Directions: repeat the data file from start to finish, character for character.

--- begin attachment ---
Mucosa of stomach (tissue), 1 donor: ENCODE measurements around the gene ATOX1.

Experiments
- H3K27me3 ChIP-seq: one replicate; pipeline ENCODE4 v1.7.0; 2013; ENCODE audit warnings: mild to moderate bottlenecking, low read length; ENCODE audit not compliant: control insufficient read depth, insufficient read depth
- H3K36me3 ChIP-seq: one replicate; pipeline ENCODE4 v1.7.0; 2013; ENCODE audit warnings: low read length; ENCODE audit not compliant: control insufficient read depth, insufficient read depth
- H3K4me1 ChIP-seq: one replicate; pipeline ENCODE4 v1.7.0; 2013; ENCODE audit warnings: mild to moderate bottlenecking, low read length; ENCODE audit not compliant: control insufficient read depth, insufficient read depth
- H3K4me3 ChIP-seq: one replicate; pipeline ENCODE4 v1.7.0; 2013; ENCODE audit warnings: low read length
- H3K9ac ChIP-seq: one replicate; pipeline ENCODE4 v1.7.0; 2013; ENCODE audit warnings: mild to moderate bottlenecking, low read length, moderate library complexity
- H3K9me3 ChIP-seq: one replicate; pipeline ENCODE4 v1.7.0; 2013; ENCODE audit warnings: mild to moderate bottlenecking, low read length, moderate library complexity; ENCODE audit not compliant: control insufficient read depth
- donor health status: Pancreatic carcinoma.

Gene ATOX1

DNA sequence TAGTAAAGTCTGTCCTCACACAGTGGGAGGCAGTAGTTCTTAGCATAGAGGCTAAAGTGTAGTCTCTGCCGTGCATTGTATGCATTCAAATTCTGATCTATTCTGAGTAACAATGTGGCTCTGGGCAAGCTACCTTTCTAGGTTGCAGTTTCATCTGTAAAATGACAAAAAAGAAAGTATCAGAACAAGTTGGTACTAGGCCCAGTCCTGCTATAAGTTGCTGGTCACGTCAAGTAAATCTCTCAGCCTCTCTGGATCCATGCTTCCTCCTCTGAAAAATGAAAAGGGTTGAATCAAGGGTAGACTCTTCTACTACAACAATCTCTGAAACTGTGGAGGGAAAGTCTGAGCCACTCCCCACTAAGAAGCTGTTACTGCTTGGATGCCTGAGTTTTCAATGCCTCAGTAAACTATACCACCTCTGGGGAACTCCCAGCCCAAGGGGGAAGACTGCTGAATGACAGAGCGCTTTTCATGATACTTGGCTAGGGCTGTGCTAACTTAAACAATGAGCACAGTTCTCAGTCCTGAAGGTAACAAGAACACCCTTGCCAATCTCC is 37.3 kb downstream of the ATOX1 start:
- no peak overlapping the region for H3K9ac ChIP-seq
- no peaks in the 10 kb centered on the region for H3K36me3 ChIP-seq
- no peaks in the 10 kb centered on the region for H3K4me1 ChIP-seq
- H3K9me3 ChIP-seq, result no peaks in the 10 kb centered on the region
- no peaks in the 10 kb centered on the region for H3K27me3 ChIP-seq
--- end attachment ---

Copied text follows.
Mucosa of stomach (tissue), 1 donor: ENCODE measurements around the gene ATOX1.

Experiments
- H3K27me3 ChIP-seq: one replicate; pipeline ENCODE4 v1.7.0; 2013; ENCODE audit warnings: mild to moderate bottlenecking, low read length; ENCODE audit not compliant: control insufficient read depth, insufficient read depth
- H3K36me3 ChIP-seq: one replicate; pipeline ENCODE4 v1.7.0; 2013; ENCODE audit warnings: low read length; ENCODE audit not compliant: control insufficient read depth, insufficient read depth
- H3K4me1 ChIP-seq: one replicate; pipeline ENCODE4 v1.7.0; 2013; ENCODE audit warnings: mild to moderate bottlenecking, low read length; ENCODE audit not compliant: control insufficient read depth, insufficient read depth
- H3K4me3 ChIP-seq: one replicate; pipeline ENCODE4 v1.7.0; 2013; ENCODE audit warnings: low read length
- H3K9ac ChIP-seq: one replicate; pipeline ENCODE4 v1.7.0; 2013; ENCODE audit warnings: mild to moderate bottlenecking, low read length, moderate library complexity
- H3K9me3 ChIP-seq: one replicate; pipeline ENCODE4 v1.7.0; 2013; ENCODE audit warnings: mild to moderate bottlenecking, low read length, moderate library complexity; ENCODE audit not compliant: control insufficient read depth
- donor health status: Pancreatic carcinoma.

Gene ATOX1

DNA sequence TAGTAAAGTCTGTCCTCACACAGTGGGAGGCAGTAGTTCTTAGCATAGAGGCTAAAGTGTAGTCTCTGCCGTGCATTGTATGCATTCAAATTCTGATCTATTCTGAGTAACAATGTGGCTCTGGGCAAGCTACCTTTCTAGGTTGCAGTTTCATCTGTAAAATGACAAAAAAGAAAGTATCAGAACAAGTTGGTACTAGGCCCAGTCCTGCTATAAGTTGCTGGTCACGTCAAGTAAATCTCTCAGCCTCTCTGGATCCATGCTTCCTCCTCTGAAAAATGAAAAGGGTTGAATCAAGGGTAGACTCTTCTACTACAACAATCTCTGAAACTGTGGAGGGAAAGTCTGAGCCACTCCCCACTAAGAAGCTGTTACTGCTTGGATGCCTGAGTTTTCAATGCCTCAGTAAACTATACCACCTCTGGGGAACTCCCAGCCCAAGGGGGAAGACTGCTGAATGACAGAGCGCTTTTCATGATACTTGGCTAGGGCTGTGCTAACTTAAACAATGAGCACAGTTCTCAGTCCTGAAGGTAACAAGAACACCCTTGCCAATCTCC is 37.3 kb downstream of the ATOX1 start:
- no peak overlapping the region for H3K9ac ChIP-seq
- no peaks in the 10 kb centered on the region for H3K36me3 ChIP-seq
- no peaks in the 10 kb centered on the region for H3K4me1 ChIP-seq
- H3K9me3 ChIP-seq, result no peaks in the 10 kb centered on the region
- no peaks in the 10 kb centered on the region for H3K27me3 ChIP-seq